This past year, Minnes and researchers from the School of Medicine at Case Western Reserve received an alliance grant from the university. The grant will support cross-disciplinary initiatives for existing and proposed research to enhance understanding of the impact of addiction on the course of infectious disease.


While Minnes and Tracy are investigating experiences of substance abuse, SAMI Center Co-Director David Biegel, PhD, is investigating experiences of severe mental illness. He is the principal investigator of a two-year study, titled "Strengthening the Social Networks of Clubhouse Members,” which is funded by the Woodruff Foundation of Cleveland and The Cleveland Foundation.

Biegel’s study is being conducted at the Magnolia Clubhouse, a community-based program of psychosocial rehabilitation located in Cleveland. It primarily serves people diagnosed with schizophrenia, bipolar spectrum disorder, and major depression. It currently serves approximately 380 people (members), with an average of 80 people attending each day. Psychosocial rehabilitation is important, because symptoms of severe mental illness often impair a person's cognition (e.g., memory, thinking) and social cognition (e.g., ability to interpret social cues accurately and to respond appropriately), making them more vulnerable to social isolation and loneliness.

Magnolia is one of only 200 Clubhouses in the United States accredited by the International Center for Clubhouse Development Model. The Clubhouse model was recently recognized by the Substance Abuse and Mental Health Services Administration (SAMHSA) as an evidence-based practice. Research shows that social networks and social connectedness are important for helping individuals maintain physical health and mental health and for recovering from episodes of illness. Biegel’s study is filling a gap in the research literature, because there have been few studies of the impact of the Clubhouse model upon members' social networks and social isolation. The study looks closely at the following:
Size, composition, and quality (e.g., amount of social support) of social networks of Clubhouse members

  • Relationship between social network size, quality, and composition to Clubhouse members’ quality of life, recovery, social functioning, and loneliness
  • Relationship of Clubhouse participation to members’ social networks, quality of life, functioning, and loneliness

The research team recently finished interviews with 135 members of Magnolia and will soon conduct qualitative interviews with relatives of Clubhouse members. The team is also conducting a national survey of Clubhouses throughout the country to examine the role and degree of family involvement in Clubhouse activities and operations. Analyses of current data have revealed these preliminary results:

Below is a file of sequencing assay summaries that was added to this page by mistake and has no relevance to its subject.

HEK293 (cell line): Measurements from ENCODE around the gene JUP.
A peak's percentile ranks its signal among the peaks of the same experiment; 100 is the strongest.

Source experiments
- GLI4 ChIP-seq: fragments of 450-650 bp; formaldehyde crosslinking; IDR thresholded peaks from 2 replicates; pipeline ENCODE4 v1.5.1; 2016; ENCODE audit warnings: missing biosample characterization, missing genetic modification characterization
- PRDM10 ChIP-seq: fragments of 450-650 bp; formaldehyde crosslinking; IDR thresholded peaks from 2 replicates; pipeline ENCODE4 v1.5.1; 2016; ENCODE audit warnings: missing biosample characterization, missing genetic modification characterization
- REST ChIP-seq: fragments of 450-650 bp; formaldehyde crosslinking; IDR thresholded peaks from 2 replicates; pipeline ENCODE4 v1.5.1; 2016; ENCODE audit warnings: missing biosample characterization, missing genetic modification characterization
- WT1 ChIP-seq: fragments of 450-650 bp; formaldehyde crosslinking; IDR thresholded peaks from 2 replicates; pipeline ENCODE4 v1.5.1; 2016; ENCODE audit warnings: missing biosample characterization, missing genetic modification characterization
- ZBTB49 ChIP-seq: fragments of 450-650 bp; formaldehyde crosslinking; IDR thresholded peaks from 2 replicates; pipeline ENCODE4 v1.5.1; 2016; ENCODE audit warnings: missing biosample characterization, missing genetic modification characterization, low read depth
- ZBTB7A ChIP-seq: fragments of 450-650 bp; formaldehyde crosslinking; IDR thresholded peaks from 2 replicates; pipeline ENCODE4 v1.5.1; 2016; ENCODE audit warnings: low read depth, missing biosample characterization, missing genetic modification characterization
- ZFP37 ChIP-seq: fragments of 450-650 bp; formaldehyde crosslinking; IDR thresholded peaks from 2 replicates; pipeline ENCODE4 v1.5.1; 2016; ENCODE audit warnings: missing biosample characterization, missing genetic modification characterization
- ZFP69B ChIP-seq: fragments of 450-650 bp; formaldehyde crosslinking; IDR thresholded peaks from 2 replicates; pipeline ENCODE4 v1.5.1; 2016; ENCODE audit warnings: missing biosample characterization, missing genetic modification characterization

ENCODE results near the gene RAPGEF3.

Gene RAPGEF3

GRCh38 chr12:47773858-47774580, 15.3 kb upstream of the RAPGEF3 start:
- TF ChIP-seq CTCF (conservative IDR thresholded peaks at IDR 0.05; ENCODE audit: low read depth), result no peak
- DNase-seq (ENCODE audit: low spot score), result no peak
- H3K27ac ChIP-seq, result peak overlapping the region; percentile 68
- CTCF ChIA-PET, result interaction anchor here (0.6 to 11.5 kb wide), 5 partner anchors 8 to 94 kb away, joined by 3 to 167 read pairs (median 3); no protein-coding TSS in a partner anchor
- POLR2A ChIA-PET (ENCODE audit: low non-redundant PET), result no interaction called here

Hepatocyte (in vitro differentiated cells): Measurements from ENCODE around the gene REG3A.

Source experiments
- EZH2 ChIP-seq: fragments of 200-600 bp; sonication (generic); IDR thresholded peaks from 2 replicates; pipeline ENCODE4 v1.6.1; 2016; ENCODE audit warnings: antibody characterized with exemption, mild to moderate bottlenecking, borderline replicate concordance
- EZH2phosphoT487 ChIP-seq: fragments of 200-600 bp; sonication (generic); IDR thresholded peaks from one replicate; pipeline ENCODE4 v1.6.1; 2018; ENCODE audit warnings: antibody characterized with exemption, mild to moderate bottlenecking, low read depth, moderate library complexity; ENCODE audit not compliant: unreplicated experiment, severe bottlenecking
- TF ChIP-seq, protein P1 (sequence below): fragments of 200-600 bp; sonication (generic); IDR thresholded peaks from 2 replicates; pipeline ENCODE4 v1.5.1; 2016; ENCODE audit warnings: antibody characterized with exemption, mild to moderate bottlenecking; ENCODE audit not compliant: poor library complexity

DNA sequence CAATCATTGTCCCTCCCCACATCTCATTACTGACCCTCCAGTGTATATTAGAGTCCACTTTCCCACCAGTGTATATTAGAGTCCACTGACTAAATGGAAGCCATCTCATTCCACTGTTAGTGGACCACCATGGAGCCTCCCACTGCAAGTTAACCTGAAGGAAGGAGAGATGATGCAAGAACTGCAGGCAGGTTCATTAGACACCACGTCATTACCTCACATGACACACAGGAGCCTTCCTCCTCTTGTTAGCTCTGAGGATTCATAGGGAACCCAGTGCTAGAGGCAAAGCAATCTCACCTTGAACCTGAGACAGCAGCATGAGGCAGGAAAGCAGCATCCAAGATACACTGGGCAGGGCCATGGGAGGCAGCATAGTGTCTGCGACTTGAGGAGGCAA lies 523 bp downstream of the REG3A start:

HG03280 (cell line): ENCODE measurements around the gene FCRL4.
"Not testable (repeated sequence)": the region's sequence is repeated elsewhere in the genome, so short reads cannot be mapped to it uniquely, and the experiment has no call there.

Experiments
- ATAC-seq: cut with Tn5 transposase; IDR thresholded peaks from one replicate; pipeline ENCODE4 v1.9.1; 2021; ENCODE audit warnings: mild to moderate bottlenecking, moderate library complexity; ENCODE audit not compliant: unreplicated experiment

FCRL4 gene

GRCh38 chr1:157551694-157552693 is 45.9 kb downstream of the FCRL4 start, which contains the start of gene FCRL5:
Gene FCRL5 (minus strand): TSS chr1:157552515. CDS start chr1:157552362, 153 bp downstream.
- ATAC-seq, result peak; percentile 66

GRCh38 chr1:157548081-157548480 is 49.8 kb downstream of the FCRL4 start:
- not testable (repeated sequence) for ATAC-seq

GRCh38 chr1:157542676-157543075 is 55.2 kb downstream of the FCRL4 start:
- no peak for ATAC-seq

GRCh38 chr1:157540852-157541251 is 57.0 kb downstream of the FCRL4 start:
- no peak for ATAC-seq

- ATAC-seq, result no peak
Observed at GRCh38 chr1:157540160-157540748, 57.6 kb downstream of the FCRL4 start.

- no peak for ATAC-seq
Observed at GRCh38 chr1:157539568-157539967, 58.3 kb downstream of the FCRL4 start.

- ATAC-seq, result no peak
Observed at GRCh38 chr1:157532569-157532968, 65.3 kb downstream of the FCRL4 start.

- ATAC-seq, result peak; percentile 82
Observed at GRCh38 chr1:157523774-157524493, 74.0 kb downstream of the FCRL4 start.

• Average age of participants in the study is 44.2 years.
  • Over half are African American (53.8 percent) and predominately male (70 percent).
  • Almost three-fifths (58.8 percent) have a diagnosis of schizophrenia.
  • Higher number of Clubhouse visits is associated with lower levels of loneliness (social isolation).
  • Higher satisfaction with relationships is also associated with lower levels of loneliness (social isolation).

Biegel explains that previous studies have shown that Clubhouses can positively impact members’ employment status and recovery. This study’s preliminary data suggests that participation in the socially-oriented Clubhouse model can be a helpful resource to reduce loneliness and social isolation.

"The Clubhouse model has been an important resource in Cleveland and communities throughout the nation for a long time,” Biegel says. "We anticipate this project will provide valuable information to help shape its course for the future.”


In discussing the SAMI Center, Biegel notes that faculty members Lenore A. Kola, PhD, and Gerald A. Strom, MSW, continued the successful implementation of the "Cuyahoga County Behavioral Health Training and Intern Program.”  

Paul M. Kubek, MA, is director of communications at the Center for Evidence-Based Practices at Case Western Reserve University, a partnership between the Mandel School of Applied Social Sciences and Department of Psychiatry at the Case Western Reserve School of Medicine.